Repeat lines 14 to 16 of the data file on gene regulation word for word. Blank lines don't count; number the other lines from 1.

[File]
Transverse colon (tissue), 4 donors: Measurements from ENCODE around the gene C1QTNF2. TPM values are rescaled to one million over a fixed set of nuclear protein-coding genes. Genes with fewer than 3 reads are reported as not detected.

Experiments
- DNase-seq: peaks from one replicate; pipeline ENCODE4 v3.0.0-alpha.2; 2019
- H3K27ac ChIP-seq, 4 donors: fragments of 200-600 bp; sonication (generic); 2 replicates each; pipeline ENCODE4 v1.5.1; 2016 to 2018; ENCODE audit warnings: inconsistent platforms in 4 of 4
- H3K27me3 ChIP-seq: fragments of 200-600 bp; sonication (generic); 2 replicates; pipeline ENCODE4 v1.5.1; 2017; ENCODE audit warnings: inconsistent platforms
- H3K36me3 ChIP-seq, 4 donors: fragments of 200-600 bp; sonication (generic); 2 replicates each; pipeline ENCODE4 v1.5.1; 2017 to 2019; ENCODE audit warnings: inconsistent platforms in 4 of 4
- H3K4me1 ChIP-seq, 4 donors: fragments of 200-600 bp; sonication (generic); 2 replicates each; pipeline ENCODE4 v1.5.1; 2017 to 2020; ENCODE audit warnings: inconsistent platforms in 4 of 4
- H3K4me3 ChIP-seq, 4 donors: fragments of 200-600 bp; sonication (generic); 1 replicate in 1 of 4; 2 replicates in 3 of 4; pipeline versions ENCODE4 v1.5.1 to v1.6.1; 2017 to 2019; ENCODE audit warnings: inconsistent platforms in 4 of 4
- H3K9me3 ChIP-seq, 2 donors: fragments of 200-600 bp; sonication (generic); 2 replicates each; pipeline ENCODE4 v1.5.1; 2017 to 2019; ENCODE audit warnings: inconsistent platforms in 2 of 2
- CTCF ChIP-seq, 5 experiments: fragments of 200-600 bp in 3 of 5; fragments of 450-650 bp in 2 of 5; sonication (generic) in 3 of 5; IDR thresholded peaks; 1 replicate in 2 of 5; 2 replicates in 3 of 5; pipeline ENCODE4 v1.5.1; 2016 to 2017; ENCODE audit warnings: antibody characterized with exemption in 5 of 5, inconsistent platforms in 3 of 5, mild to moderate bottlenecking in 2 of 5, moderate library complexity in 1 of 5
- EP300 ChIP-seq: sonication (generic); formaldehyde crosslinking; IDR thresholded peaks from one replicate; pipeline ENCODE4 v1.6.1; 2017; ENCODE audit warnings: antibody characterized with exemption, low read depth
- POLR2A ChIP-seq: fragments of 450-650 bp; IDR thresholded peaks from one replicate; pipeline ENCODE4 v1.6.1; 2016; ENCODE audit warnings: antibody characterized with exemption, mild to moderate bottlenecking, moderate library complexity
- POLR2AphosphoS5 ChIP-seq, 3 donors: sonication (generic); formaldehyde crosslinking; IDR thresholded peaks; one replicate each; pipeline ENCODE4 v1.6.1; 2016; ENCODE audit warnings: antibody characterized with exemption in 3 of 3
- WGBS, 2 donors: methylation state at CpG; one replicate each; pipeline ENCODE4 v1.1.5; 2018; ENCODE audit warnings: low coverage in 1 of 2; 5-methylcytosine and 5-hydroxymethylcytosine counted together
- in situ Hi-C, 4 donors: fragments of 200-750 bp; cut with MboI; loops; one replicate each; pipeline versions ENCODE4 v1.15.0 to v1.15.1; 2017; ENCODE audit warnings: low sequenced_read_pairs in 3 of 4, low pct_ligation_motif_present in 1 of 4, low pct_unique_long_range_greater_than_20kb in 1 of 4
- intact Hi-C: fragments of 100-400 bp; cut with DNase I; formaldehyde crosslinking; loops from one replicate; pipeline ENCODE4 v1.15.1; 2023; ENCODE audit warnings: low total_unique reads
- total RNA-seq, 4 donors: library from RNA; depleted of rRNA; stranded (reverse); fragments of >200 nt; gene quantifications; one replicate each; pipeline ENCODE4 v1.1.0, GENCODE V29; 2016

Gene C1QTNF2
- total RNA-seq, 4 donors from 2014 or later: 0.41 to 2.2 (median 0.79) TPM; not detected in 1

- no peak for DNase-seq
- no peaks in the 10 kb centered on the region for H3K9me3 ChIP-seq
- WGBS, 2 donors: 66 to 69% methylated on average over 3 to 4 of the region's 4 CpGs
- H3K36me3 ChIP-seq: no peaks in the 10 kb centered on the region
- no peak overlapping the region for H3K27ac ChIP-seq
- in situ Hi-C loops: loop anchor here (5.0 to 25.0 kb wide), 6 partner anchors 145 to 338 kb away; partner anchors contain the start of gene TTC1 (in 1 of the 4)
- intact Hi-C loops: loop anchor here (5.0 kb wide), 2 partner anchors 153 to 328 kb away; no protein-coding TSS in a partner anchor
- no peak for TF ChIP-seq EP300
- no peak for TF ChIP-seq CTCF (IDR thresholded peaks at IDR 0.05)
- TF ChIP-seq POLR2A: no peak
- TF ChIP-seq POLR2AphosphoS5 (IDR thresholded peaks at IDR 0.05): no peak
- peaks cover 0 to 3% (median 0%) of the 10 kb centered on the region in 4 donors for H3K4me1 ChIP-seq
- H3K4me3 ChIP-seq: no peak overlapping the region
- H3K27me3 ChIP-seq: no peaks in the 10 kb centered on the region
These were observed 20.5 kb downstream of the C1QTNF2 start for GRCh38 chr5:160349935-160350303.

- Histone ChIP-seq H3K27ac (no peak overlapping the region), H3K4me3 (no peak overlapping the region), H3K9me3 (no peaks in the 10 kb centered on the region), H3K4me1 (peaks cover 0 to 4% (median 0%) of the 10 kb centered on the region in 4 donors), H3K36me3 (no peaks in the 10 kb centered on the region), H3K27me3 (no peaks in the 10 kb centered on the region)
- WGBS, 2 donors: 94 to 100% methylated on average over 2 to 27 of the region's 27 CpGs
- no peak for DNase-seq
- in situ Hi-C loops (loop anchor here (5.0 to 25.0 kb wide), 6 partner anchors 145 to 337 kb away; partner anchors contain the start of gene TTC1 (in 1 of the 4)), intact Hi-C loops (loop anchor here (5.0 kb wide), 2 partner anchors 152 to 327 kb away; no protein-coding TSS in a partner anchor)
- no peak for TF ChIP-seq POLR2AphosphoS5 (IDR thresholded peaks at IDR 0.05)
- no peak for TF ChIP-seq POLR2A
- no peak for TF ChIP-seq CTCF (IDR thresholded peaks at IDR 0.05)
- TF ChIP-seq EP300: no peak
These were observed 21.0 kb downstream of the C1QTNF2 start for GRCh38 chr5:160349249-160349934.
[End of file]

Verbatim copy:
- WGBS, 2 donors: methylation state at CpG; one replicate each; pipeline ENCODE4 v1.1.5; 2018; ENCODE audit warnings: low coverage in 1 of 2; 5-methylcytosine and 5-hydroxymethylcytosine counted together
- in situ Hi-C, 4 donors: fragments of 200-750 bp; cut with MboI; loops; one replicate each; pipeline versions ENCODE4 v1.15.0 to v1.15.1; 2017; ENCODE audit warnings: low sequenced_read_pairs in 3 of 4, low pct_ligation_motif_present in 1 of 4, low pct_unique_long_range_greater_than_20kb in 1 of 4
- intact Hi-C: fragments of 100-400 bp; cut with DNase I; formaldehyde crosslinking; loops from one replicate; pipeline ENCODE4 v1.15.1; 2023; ENCODE audit warnings: low total_unique reads